Concerning Cats

Cats have been familiar to the human household from all antiquity, hut they were probably first domesticated in Egypt, where, so far back as two thousand years ago, a temple was dedicated to the goddess of cats—Bubastis Pasht—represented with a cat's head. The Greeks had this feline pet of the house from Egypt, and from Greece the cat race, such as we have it now, was disseminated over Europe. It was a familiar element in Greek household life, and if anything was broken, according to Aristophanes, the phrase went then as now, "The cat did it." But cats were never venerated in Greece with religious adoration as in Egypt, the only country that gave them Divine honour, and where, if a cat died, the whole family shaved off their eyebrows in token of mourning.

The Irish have always looked on cats as evil and mysteriously connected with some demoniacal influence. On entering a house the usual salutation is, "God save all here, except the cat." Even the cake on the griddle may he blessed, but no one says, "God bless the cat."

It is believed that the devil often assumes the form of these animals. The familiar of a witch is always a black cat; and it is supposed that black cats have powers and faculties quite different from all other of the feline tribe. They are endowed with reason, can understand conversations, and are quite able to talk if they considered it advisable and judicious to join in the conversation. Their temperament is exceedingly unamiable, they are artful, malignant, and skilled in deception, and people should be very cautious in caressing them, for they have the venomous heart and the evil eye, and are ever ready to do an injury. Yet the liver of a black cat has the singular power to excite love when properly administered. If ground to powder and infused into potion, the recipient is fated to love passionately the person who offers it and has worked the charm.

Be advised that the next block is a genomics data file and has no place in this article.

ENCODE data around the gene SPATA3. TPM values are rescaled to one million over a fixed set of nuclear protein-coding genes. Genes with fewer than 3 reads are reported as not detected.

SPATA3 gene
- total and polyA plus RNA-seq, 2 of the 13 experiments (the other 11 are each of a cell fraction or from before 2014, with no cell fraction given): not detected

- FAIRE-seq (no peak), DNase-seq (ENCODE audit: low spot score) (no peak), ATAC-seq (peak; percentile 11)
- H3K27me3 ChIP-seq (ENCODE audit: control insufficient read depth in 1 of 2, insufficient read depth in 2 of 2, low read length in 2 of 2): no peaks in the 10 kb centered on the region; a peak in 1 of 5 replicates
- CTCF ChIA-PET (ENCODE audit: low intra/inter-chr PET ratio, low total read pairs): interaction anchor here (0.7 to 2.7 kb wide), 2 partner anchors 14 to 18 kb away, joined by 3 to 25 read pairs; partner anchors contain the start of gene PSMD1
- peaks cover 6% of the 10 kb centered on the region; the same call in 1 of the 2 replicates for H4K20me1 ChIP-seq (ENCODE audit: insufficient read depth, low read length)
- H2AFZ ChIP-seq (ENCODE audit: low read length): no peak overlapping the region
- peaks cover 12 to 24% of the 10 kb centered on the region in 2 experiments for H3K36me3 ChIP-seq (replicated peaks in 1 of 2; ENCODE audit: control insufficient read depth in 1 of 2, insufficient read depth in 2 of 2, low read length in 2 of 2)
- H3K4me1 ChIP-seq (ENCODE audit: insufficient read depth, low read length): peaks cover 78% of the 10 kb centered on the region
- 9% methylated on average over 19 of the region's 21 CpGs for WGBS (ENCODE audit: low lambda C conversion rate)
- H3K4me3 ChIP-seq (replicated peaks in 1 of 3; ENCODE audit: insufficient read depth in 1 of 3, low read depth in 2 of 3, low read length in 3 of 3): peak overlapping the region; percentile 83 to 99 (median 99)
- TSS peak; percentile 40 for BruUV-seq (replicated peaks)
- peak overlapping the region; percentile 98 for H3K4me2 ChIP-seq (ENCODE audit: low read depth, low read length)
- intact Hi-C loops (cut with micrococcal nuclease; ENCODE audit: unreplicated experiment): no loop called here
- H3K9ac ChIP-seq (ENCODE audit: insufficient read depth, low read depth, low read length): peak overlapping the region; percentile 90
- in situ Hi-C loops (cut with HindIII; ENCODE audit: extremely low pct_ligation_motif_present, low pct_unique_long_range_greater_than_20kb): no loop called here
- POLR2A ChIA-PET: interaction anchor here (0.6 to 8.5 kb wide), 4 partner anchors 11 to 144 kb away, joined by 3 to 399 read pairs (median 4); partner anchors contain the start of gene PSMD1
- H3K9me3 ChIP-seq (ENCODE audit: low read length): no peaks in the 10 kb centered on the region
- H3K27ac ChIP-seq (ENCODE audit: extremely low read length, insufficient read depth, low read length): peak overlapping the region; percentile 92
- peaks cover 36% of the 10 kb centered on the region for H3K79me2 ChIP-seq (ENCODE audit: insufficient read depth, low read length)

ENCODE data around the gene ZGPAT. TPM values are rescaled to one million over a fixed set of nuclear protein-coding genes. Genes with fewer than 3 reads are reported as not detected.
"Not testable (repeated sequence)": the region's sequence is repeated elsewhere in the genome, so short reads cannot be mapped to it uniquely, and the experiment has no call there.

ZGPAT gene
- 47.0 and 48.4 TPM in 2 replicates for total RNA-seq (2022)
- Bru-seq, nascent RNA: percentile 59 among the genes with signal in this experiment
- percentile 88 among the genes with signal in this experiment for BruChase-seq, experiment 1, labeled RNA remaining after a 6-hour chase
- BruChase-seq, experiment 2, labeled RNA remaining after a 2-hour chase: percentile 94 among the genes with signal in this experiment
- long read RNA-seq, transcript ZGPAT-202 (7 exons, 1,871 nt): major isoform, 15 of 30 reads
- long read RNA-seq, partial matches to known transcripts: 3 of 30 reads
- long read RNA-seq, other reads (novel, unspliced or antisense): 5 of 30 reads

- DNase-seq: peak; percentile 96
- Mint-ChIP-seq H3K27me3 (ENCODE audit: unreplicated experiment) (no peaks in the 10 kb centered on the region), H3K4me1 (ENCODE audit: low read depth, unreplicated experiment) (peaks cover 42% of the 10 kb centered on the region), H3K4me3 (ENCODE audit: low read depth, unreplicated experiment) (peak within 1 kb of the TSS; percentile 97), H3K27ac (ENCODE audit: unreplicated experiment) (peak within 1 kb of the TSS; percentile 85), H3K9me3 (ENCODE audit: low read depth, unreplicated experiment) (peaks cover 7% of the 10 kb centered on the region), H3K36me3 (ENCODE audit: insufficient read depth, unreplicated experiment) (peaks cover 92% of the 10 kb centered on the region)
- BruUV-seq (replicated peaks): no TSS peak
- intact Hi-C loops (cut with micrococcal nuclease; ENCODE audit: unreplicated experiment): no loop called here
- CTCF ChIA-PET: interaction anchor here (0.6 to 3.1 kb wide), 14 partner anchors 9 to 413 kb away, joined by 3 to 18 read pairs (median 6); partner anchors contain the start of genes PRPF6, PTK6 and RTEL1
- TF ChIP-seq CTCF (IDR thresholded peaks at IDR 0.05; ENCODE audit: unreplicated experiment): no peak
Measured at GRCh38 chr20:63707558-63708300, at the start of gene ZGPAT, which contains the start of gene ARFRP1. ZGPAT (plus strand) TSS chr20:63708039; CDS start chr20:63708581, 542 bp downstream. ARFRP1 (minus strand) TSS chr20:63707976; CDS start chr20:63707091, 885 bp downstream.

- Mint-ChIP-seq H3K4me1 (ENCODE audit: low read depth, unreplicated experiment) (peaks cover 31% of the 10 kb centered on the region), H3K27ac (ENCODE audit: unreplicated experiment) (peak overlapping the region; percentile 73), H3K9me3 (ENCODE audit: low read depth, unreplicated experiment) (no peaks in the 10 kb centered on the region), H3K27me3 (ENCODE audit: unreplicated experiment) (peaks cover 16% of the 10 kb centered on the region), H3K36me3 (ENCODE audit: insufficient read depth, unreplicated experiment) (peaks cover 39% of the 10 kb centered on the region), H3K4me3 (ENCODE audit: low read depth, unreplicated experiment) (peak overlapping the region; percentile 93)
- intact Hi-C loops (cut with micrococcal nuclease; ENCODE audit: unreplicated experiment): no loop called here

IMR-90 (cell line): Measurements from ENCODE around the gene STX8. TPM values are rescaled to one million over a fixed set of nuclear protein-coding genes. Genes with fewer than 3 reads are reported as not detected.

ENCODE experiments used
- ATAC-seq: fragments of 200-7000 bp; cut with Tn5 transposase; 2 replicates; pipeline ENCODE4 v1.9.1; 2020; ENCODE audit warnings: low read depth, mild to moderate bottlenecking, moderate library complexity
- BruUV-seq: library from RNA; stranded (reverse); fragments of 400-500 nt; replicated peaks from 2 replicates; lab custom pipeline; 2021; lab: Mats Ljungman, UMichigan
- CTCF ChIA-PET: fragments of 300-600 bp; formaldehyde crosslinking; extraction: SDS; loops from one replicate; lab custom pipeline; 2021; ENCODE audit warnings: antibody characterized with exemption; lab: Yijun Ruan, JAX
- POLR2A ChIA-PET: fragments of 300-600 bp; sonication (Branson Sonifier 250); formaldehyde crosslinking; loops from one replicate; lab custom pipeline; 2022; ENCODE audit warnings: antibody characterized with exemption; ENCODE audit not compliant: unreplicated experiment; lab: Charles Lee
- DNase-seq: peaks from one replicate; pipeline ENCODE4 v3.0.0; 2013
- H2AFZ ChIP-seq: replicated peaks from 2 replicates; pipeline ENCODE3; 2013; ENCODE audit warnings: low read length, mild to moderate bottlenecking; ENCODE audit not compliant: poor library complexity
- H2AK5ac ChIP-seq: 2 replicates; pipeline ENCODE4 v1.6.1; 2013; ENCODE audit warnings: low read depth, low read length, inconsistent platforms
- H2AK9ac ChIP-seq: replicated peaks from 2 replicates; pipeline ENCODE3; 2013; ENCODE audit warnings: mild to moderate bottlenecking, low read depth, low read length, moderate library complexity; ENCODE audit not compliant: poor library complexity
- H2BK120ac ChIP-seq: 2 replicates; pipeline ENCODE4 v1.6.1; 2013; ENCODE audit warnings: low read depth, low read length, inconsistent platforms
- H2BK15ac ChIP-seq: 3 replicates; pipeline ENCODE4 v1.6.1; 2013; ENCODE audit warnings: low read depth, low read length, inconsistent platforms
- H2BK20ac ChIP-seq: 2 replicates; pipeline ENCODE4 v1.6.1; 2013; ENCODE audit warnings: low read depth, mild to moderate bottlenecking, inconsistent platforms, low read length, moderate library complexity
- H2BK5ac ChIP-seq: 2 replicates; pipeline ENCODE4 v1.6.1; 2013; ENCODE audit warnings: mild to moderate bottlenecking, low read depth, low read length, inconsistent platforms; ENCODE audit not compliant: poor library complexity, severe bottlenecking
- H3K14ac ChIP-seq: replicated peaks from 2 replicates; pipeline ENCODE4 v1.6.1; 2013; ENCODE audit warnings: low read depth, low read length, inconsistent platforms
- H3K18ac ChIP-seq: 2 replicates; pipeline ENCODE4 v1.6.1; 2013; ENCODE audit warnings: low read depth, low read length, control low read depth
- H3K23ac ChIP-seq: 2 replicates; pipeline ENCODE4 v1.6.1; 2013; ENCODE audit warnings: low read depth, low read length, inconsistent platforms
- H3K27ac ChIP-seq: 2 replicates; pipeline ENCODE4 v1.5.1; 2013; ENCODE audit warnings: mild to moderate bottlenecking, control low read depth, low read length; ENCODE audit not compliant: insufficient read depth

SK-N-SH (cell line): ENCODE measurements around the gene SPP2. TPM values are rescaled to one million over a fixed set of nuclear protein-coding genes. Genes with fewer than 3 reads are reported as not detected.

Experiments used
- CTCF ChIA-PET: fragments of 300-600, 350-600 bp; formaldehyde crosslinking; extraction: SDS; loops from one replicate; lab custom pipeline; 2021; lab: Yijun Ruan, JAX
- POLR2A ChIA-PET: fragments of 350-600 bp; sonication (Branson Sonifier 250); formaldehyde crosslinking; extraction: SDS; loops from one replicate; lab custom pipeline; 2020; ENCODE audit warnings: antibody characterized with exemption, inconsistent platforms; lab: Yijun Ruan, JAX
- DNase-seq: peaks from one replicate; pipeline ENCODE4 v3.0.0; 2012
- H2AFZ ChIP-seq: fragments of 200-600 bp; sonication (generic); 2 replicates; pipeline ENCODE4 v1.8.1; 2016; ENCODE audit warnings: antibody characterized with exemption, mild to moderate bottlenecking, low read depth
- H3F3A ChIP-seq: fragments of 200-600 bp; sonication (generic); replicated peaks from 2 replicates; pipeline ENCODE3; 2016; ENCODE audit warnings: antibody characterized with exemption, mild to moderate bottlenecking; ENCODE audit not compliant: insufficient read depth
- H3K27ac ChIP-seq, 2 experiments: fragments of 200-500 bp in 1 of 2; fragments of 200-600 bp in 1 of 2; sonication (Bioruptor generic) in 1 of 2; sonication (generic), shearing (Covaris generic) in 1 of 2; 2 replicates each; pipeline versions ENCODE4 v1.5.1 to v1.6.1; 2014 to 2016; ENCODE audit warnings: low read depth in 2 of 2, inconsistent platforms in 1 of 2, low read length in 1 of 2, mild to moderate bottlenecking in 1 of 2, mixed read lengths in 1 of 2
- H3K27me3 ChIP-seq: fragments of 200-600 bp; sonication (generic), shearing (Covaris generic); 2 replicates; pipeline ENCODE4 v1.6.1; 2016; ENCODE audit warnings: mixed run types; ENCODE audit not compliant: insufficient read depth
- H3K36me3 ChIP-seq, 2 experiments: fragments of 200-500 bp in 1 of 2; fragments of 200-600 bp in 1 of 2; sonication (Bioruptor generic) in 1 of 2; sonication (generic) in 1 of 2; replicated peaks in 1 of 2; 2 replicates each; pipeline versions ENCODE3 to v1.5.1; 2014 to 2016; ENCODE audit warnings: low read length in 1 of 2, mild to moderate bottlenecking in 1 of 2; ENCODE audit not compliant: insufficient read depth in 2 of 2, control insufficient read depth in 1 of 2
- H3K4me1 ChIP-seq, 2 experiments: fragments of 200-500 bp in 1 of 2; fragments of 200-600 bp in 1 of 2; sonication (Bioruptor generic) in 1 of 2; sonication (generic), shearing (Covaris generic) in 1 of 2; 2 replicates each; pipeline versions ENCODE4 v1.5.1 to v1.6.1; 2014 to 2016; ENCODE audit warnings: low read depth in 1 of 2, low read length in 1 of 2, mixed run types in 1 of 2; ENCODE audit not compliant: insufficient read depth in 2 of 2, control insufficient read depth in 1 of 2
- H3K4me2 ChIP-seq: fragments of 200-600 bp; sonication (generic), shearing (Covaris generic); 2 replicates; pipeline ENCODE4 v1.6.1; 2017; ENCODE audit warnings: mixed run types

An instance of this is narrated as having happened not very long ago. A farmer's daughter, a pretty coquette, attracted the attention of the young squire of the place. But though he was willing to carry on a flirtation, the young gentleman had no idea of debasing his proud lineage by an alliance. Yet a marriage was exactly what the girl desired, and which she was determined to accomplish. So she and a friend, an accomplice, searched the village till they found a black cat, black as night, with only three white hairs on the breast. Him they seized, and having tied up the animal in a bag, they proceeded to throw him from one to the other over a low wall, till the poor beast was quite dead. Then at midnight they began their unholy work. The liver and heart were extracted in the name of the Evil One, and then boiled down until they became so dry that they could easily be reduced to a powder, which was kept for use when opportunity offered. This soon came; the young squire arrived one evening as usual, to pay a visit to the pretty Nora, and began to make love to the girl with the ordinary amount of audacity and hypocrisy. But Nora had other views, so she made the tea by her little fire in a black teapot, for this was indispensable, and induced her lover to stay and partake of it with her, along with a fresh griddle cake. Then cunningly she infused the powder into his cup and watched him as he drank the tea with feverish anxiety. The result was even beyond her hopes. A violent and ardent passion seemed suddenly to have seized the young man, and he not only made earnest love to the pretty Nora, but offered her his hand in marriage, vowing that he would kill himself if she refused to become his lawful bride. To avoid such a catastrophe, Nora gently yielded to his request, and from that evening they were engaged. Daily visits followed from the young squire, and each time that he came Nora took care to repeat the charm of the love powder, so that the love was kept at fever heat, and finally the wedding day was fixed.